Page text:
Covered “service providers” under the statute are composed of two groups: brokers and consultants. However, ERISA Section 408(b)(2)(B) does not define broker or consultant for purposes of providing covered services; instead, the language expresses a list of subservices in each category. Brokerage services provided to a group health plan include, for example, services related to selecting insurance products, recordkeeping services, benefits administration, pharmacy benefit manager services, wellness plan services and third-party administration services. Likewise, the definition of consulting services mirrors the definition of brokerage services while covering the development or implementation of group health plan processes. As the DOL FAB requires only a reasonable and good faith effort to determine whether the brokerage or consulting services are provided, employer-sponsored group health plans are in a position where service providers can self-classify (thereby determining they are not brokers or consultants) rather than fall under a bright-line test to determine the relationship.

The disclosures mandated by the CAA 2021 are designed to provide group health plan fiduciaries with sufficient information to determine whether a broker’s or consultant’s compensation is reasonable and assess potential conflicts of interest. Lewandowski is likely the first of many such suits, seeking to use the information in these disclosures, or lack thereof, to support participant claims against group health plan fiduciaries and service providers. Moreover, as the nature of the plan’s contractual relationship between brokers and consultants is complex, often involving multiple parties and affiliates, group health plans — particularly large, self-insured plans — face significant hurdles in determining to whom service provider fee disclosure should apply. In addition, where aspects of the contract are concealed as “proprietary,” actually gathering the disclosures under ERISA Section 408(b)(2)(B) can prove problematic.

As seen in the retirement plan fee disclosure context, the failure to monitor these disclosures is the basis of many plaintiffs’ claims alleging breached fiduciary duties. Similar to the regulations in the retirement plan fee disclosure context, the CAA 2021 provides limited relief through an exemption from ERISA’s prohibited transaction provisions only if the group health plan fiduciary requests a disclosure from a service provider and gives notice to the DOL of any failure on the part of the service provider to respond to the request in a timely manner.

Transparency Laws

As the Lewandowski lawsuit presents a novel question regarding fee disclosure for group health plans under ERISA Section 408(b)(2)(B), additional recent requirements under federal law underscore another potential “best practice.” The Transparency in Coverage final regulation issued by the DOL, Department of Health and Human Services, and the Department of the Treasury in 2020, under the Patient Protection and Affordable Care Act of 2010 and CAA 2021, requires group health plans to disclose machine-readable data that set forth payment rates for in-network items and services, out-of-network allowed amounts and prescription drug rates and costs. The CAA 2021 expanded upon the Transparency in Coverage regulation by requiring more prescription drug and medical cost reporting obligations for group health plans. For many group health plans — again, particularly large, self-insured plans — as with the service provider fee information discussed above, this pricing information also rests with third-party administrators and pharmacy benefit managers.

This type of data-driven analysis has proven helpful in retirement plan fee litigation. Now, many circuits require plaintiffs to provide a meaningful benchmark to bring an excessive fee case. That is, the plan’s fees must be unreasonable in light of services offered when compared to another plan of the same size over the same period of time that uses the same method of calculating fees.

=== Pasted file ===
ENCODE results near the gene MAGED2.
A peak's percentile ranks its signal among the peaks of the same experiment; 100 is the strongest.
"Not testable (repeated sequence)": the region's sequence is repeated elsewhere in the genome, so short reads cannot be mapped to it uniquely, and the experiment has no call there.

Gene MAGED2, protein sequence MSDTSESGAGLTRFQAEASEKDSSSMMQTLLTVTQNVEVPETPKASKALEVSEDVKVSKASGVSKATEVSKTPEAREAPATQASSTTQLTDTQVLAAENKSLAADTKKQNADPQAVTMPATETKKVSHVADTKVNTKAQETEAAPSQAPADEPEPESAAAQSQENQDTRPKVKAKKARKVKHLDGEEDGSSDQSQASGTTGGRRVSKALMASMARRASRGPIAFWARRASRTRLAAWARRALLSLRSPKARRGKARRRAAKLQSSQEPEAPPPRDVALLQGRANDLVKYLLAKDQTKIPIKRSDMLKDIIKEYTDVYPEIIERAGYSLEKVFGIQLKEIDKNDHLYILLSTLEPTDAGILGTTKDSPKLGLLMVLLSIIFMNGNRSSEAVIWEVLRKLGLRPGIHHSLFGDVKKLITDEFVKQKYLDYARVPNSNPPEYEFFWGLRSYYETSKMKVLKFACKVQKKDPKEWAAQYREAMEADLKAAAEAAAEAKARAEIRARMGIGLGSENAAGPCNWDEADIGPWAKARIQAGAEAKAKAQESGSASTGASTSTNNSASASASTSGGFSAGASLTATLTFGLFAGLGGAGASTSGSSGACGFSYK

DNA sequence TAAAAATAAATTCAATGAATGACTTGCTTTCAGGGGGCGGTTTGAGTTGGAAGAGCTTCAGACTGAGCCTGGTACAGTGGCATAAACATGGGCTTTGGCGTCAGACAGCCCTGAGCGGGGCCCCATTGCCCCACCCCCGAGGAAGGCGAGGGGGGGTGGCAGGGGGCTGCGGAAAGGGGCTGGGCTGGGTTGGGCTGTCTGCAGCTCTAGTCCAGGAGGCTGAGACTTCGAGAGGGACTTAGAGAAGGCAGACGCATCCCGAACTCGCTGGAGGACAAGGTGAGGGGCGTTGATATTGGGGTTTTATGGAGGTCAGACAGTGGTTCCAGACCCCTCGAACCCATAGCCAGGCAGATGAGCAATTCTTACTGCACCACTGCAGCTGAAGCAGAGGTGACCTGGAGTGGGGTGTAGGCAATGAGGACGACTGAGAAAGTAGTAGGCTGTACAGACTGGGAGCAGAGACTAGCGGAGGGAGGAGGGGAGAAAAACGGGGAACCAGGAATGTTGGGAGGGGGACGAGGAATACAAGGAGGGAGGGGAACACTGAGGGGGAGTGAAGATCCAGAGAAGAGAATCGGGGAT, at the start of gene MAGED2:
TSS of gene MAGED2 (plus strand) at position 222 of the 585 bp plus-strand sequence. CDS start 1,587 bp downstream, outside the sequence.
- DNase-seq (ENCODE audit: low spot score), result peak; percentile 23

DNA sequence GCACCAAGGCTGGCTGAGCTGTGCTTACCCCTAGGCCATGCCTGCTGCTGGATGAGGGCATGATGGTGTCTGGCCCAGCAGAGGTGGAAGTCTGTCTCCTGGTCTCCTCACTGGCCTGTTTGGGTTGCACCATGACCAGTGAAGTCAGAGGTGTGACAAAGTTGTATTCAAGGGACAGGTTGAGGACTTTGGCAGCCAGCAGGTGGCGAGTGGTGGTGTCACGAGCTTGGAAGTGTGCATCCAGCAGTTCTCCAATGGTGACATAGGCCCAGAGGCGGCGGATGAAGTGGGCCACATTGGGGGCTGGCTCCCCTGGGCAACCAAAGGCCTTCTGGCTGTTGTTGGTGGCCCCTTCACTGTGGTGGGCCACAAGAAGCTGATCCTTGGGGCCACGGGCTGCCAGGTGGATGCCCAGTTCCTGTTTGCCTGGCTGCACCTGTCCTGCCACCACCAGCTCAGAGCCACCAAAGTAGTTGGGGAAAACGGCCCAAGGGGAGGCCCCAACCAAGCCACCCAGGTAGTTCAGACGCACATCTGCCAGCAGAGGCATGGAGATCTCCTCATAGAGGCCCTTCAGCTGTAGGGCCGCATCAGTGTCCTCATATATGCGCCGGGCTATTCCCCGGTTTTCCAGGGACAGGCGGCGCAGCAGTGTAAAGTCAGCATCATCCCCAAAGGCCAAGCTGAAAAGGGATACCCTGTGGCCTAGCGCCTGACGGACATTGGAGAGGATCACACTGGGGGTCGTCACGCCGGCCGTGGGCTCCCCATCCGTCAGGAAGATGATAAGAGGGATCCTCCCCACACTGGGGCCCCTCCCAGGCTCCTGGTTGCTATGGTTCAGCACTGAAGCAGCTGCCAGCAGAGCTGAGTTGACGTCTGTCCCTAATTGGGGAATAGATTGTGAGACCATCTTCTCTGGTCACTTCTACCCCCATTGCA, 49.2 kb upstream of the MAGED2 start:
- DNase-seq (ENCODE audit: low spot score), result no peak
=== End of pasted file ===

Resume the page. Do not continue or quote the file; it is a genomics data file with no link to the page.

While both service providers and group health plan fiduciaries are analyzing and evaluating the amount and usefulness of detailed, machine-readable cost information, it may be possible for the data to provide a meaningful benchmark in the group health plan landscape. Because fiduciaries are now required to have increased access to cost and pricing information of underlying plan benefits, considering how to use data to help evaluate and control plan costs should be top of mind for ERISA group health plan fiduciaries. Identifying the responsible fiduciaries for this function is critical as ERISA plaintiffs’ firms begin using the same or similar data to support claims regarding excessive fees paid by group health plans.

Next Steps

As the actions of ERISA group health plan fiduciaries are highly scrutinized, the following steps should be considered to create a compliance-driven fiduciary process:

  • Establish a health and welfare benefits fiduciary committee, adopt a committee charter to set forth responsibilities and any limitations on authority, and delegate fiduciary responsibilities as appropriate.
  • Review existing group health plan service provider agreements to confirm whether the broker and consultant disclosure requirements apply, and if so, request and review provider fee disclosures.
  • Ensure contracts with service providers address access to sufficient claims and financial data to allow prudent monitoring of plan expenses. This can be done by requiring contracts to address who owns and has access to plan claims and financial data and identifying any affiliates and subcontractors involved in the service provider contract or arrangement.
  • Establish a routine process to monitor group health plan fees to ensure that they are reasonable and in accordance with industry standards. This can be done by soliciting new vendor requests, reviewing Form 5500 service provider data and using consultants to gather benchmarking data.
  • Periodic review of plan benefit data — service provider fees, benefit pricing, claims audits (for payment accuracy as well as trends in approvals/denials) — has arguably evolved into a fiduciary “best practice.” Documenting the review process can also assist with establishing reasonableness and prudence of fiduciary decision-making.

In anticipation of increased litigation in this area, plan fiduciaries should familiarize themselves with retirement plan fee suits that have gained traction over the past decade. Claims against ERISA group health plan fiduciaries are likely to have many parallels to their retirement plan brethren in terms of the type of claims, compliance and fiduciary issues.

If you have any questions about the new statutory responsibilities for group health plans or would like further information on how to comply with them, please contact one of the authors or the McGuireWoods attorney with whom you work.